While a sense of urgency infused climate action talks at the recent 21st Conference of the Parties (COP21) in Paris coupled with relief over the significant pledges by individual countries to curb greenhouse gas (GHGs) emissions and over research showing that CO2 emissions might actually have fallen in 20151, doubts linger over the extent to which the widely accepted COP21 accord can be implemented – and enforced – in practical terms, even if only through a ‘name and shame’ approach. That does not mean that one cannot find areas where an acute appreciation of the risks from climate change has already been translated into concrete action.
Climate action: money talks
In the financial industry, systemic risk from global warming is being assessed more and more, including the impact on (re)insurance companies, asset owners and financiers2. Increasingly, investors are taking a stance, both those investors investing in assets for themselves and investors managing money on behalf of others including asset managers and pension funds.
The momentum picked up in the run-up to COP21, according to research by Novethic. Investors are gauging the impact of their investments on climate change – measuring the carbon footprint of their portfolios – and taking action. More than 130 investors with assets worth almost EUR 9.5 trillion have committed to determining this footprint3 and a growing number has attracted notable media exposure by announcing that they are divesting from fossil fuels, a major source of CO2. Among them, pension funds have featured, with announcements of pull-outs of millions of euros of investments in fossil fuels, notably coal, or of a deadline for their withdrawal.
Taking steps to make a difference
Divestment is one form of action, but not the only one (exhibit 1, below, shows the different steps being taken by investors to improve their carbon footprint). Often, investors opt for a combination of measures and some even implement all four forms of action: divestment, shareholder engagement, green investments and portfolio decarbonisation. A growing number have committed to publishing, or started to report, carbon footprints. Some scepticism about the value of such disclosures might be justified as long as the methodologies have not been standardised and comparisons are hard to make. On an upbeat note, despite the lack of harmonisation, there is at least more transparency.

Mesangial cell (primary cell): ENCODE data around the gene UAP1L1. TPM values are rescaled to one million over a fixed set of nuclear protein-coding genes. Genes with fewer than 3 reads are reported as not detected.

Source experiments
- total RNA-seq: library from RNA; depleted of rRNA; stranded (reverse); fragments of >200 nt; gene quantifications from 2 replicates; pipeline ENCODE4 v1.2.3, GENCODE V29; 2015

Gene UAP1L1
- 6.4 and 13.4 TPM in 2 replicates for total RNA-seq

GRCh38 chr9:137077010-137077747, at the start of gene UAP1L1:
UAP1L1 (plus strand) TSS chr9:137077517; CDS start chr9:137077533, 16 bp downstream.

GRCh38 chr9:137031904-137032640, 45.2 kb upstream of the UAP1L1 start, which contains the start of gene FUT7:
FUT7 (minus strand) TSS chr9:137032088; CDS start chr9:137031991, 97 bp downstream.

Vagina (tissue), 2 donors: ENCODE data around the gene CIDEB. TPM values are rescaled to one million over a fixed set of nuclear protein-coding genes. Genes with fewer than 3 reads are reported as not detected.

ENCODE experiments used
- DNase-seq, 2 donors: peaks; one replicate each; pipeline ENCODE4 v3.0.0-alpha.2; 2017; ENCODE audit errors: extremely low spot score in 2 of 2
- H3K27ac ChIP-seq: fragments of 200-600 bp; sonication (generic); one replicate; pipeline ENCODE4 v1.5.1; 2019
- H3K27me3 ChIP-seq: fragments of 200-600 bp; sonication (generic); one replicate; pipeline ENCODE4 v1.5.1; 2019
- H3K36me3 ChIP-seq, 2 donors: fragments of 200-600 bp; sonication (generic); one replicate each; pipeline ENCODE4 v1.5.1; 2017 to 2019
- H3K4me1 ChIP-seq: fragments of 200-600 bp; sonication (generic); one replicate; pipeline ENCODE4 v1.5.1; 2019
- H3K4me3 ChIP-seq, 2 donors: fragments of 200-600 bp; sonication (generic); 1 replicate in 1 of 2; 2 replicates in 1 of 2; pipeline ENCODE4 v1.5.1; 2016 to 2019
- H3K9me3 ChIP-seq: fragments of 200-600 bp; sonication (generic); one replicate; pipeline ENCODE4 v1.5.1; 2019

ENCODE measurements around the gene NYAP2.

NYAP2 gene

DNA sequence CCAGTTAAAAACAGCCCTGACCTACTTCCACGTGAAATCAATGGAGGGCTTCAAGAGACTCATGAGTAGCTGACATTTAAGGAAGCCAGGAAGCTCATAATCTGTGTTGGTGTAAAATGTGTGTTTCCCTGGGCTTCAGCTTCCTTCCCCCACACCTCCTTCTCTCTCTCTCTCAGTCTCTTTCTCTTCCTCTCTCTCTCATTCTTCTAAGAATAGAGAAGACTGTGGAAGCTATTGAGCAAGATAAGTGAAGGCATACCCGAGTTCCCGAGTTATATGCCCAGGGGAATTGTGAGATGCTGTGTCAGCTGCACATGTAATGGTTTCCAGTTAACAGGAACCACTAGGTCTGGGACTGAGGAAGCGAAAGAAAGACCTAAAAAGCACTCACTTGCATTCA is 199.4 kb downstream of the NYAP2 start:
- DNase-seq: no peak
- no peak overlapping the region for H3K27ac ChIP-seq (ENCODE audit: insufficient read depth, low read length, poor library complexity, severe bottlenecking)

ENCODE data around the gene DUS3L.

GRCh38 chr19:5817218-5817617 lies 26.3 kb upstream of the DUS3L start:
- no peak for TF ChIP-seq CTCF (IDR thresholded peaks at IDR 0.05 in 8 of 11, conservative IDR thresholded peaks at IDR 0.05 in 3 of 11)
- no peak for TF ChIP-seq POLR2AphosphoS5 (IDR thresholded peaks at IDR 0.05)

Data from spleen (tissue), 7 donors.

Exhibit 1: The change in the number of investors taking measures (divestment, shareholder engagement, decarbonisation or green investments) aimed at contributing to the fight against climate change. The data reflects changes between July and October 2015
Source: Based on data published in the report 'Climate: investors take actions' by Novethic, November 2015 update
Alternatives to fossil fuels can include investments in the low-carbon indices by providers ranging from big-name companies MSCI, S&P DJI and FTSE to specialists such as Solactive and Edhec Risk. Next to those options in passive investment management, investors can put their money in (mutual funds investing in) energy efficiency or adaptation projects, renewable energy, sustainable food, paper and pulp production, ‘human development’, green bonds and green infrastructure.
Increasingly, financial industry players are ‘voting with their feet’, acting in the belief that actions speak louder than words. The need for concrete steps is beyond doubt, even if emissions were now to plateau or taper off amid slower economic growth. Levels of long-lasting CO2 in the atmosphere are already high and global warming is here: seven of the warmest months ever occurred in 2015 and half of the ‘controllable’ 2⁰C increase in global temperatures has already been realised4. The warning lights are flashing, witness the first-ever red smog alert in Beijing during COP21.
---For a chart on greenhouse gas emissions in a post related to COP21, click here. For an article on the pledges by individual countries, click here.